Since joining the film studies faculty in 2002, Marsha Gordon has taught courses on 21st Century Documentary Film, War Documentaries, Sam Fuller/Nicholas Ray/Douglas Sirk, Educational Film, American War Film, Women Directors, 1950s American Film, Hitchcock + Wilder, Studio Era Hollywood, Warner Bros. in the Golden Age, The Musical, History of Film to 1940, and Film + Literature. Her research interests include documentary; the Hollywood studio system; Sam Fuller, Ida Lupino, and other independent filmmakers of the 1940s and 1950s; orphan films, especially of the educational variety; and the intersections between film and other art forms, such as literature. She has been a fellow at the National Humanities Center (2019-2020) and a National Endowment for the Humanities Public Scholar (2020-2021).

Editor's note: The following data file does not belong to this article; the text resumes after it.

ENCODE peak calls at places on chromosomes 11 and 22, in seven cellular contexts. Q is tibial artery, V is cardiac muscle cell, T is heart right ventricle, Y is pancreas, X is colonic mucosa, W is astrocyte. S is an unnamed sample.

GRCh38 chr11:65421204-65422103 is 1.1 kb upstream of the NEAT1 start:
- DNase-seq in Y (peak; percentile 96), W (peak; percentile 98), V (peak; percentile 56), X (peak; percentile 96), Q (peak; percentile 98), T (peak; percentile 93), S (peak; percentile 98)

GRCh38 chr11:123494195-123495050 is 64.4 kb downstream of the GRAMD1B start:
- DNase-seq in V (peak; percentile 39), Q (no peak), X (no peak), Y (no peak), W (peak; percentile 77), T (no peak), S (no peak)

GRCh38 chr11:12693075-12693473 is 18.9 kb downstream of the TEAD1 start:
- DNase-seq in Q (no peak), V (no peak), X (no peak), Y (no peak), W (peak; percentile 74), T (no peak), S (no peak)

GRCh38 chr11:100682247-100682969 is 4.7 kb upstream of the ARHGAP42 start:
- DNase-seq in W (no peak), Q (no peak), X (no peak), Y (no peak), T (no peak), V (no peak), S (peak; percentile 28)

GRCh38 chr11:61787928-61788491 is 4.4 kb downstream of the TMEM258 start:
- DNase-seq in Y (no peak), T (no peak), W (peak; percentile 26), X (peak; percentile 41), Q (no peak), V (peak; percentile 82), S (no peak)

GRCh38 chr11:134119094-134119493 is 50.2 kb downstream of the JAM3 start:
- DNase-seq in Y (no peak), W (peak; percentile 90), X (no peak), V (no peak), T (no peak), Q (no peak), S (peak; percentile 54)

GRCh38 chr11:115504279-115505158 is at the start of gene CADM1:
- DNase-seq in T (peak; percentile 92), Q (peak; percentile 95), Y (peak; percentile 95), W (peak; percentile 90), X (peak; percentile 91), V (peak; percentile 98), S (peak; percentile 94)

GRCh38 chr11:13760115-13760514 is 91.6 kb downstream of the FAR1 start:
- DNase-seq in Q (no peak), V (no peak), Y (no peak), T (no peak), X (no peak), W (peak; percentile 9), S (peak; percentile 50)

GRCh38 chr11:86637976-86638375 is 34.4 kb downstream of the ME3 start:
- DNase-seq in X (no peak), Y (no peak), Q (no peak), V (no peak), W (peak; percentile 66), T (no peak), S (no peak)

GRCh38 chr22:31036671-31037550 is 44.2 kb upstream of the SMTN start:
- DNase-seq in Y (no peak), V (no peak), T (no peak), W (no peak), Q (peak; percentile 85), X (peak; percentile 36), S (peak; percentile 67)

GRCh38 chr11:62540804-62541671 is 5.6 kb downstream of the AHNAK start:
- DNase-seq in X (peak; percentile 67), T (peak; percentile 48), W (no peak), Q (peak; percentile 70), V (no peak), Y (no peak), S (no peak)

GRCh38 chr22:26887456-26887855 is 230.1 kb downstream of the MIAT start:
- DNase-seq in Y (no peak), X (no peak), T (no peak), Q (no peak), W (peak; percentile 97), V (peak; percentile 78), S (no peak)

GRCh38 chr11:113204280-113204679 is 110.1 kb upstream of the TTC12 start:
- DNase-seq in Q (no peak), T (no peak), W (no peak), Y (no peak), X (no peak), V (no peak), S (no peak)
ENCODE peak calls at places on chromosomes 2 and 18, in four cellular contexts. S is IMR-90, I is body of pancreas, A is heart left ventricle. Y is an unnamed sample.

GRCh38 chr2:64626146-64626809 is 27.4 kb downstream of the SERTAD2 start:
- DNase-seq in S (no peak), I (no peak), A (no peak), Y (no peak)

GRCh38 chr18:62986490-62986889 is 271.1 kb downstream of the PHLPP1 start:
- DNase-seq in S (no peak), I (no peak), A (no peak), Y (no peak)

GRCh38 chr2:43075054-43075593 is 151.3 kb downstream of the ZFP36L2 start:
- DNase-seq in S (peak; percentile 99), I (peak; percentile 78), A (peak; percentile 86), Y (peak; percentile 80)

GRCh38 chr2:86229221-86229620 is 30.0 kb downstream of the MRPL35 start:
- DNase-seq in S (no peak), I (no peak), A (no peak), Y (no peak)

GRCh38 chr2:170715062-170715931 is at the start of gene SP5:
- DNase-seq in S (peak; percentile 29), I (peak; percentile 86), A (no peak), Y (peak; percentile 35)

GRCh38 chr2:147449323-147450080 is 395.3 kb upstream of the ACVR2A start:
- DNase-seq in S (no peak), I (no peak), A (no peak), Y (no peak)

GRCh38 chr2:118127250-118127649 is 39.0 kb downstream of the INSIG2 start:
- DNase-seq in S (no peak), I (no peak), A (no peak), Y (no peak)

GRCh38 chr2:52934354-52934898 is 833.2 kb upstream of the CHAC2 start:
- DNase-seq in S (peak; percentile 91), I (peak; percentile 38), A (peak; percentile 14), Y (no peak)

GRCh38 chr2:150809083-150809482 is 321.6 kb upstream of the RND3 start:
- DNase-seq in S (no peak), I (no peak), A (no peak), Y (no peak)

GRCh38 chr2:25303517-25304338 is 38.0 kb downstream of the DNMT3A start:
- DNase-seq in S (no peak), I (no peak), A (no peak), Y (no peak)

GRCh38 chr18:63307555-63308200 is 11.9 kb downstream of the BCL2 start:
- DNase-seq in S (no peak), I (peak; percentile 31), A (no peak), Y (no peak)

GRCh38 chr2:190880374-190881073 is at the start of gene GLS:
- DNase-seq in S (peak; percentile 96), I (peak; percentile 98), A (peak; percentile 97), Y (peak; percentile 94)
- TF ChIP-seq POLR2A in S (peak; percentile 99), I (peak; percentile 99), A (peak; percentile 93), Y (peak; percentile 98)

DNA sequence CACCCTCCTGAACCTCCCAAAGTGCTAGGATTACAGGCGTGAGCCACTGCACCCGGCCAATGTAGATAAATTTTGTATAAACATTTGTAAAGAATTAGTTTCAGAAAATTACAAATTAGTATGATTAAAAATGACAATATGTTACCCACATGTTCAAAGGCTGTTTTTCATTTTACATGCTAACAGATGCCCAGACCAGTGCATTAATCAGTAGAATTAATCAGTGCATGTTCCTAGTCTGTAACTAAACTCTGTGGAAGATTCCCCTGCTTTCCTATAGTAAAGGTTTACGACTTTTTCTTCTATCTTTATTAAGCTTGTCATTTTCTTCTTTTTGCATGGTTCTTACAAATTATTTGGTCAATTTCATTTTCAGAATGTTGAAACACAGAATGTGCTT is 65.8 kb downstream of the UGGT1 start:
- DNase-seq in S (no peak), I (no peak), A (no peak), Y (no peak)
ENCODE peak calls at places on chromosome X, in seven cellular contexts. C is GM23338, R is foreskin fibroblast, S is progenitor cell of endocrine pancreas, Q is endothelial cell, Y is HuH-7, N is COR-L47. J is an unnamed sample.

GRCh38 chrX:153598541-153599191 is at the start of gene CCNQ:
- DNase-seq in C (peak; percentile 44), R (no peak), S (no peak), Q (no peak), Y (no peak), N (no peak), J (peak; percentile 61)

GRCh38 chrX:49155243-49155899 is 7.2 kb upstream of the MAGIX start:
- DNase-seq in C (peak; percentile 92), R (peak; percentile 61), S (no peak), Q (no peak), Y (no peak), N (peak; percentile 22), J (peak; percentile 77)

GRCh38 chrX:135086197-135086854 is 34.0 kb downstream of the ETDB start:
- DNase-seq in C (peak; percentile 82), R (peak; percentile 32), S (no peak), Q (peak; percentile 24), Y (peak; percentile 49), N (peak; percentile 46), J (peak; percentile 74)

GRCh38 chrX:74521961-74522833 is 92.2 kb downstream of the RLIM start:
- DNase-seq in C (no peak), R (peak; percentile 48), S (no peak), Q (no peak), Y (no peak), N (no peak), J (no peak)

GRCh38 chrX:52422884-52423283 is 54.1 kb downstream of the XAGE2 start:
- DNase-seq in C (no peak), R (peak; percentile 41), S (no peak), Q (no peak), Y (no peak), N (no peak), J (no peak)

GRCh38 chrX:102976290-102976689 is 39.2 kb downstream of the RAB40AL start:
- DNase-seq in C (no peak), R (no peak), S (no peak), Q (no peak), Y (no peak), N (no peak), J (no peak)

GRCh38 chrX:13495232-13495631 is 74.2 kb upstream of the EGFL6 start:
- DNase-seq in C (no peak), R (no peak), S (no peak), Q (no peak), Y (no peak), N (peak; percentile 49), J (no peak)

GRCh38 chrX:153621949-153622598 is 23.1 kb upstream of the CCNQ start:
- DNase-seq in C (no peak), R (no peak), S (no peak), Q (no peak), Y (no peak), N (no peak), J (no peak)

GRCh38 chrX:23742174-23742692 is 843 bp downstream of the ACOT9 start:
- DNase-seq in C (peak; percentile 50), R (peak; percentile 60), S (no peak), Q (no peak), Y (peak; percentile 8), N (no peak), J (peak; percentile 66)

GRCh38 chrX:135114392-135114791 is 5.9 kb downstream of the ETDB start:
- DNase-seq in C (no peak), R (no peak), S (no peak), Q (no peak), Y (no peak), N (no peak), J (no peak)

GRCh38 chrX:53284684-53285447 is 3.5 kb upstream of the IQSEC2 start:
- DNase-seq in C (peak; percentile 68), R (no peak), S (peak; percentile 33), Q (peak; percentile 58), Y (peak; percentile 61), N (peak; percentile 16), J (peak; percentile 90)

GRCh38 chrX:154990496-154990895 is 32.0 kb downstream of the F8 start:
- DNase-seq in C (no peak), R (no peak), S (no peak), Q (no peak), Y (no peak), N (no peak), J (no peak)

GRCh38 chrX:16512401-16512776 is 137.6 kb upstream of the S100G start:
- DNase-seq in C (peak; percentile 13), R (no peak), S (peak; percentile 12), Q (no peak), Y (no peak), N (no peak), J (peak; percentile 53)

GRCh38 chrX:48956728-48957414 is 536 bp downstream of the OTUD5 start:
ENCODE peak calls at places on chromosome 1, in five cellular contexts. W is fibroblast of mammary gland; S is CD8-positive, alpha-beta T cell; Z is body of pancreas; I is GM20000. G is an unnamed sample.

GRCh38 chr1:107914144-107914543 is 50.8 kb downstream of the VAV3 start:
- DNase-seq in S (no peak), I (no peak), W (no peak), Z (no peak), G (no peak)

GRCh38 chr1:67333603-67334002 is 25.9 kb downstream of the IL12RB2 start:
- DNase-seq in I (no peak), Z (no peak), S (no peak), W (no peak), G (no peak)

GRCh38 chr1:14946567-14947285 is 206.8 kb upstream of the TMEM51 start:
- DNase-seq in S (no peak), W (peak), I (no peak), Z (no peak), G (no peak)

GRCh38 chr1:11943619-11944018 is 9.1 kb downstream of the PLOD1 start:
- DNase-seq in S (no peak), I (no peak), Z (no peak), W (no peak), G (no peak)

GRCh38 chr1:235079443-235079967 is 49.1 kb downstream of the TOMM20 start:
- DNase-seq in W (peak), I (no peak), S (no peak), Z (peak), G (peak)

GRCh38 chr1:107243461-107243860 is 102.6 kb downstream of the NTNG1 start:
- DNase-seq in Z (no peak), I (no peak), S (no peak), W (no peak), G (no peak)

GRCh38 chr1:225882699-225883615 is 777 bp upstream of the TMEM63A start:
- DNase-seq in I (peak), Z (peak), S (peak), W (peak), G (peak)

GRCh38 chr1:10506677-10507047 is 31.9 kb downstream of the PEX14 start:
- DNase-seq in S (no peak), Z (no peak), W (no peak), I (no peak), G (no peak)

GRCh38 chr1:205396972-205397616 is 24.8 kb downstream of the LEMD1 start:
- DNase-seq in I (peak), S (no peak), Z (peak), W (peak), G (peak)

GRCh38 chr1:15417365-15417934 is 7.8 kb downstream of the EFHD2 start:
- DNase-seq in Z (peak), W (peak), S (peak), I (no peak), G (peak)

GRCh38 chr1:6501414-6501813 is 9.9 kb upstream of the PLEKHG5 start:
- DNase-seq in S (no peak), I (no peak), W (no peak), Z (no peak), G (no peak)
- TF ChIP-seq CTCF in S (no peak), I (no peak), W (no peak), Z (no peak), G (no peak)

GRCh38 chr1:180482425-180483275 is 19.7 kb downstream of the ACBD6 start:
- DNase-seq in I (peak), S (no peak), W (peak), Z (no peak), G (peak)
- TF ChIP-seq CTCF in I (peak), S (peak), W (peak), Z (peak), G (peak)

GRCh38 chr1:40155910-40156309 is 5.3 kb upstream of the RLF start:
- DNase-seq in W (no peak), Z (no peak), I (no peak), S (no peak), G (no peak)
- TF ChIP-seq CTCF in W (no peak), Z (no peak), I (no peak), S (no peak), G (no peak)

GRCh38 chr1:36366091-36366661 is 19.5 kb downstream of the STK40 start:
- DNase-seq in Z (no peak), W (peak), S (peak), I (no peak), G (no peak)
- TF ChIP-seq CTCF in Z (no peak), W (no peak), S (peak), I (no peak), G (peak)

She was the co-editor of The Moving Image (University of Minnesota Press) from 2009-2013, and is the co-founder of Home Movie Day Raleigh. She has also directed several short, award-winning documentary films.
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Screening Race in American Nontheatrical Film. Co-edited with Allyson Nadia Field. Duke University Press, 2019.
Film is Like a Battleground: Sam Fuller’s War Movies . Oxford University Press (2017).
Hollywood Ambitions: Celebrity in the Movie Age. Wesleyan University Press (2008).
Learning With the Lights Off: Educational Film in the U.S.. Co-edited with Dan Streible and Devin Orgeron. Oxford University Press, January 2012.
See website (link above) for further details.
Ph.D. English/Film Studies University of Maryland 2001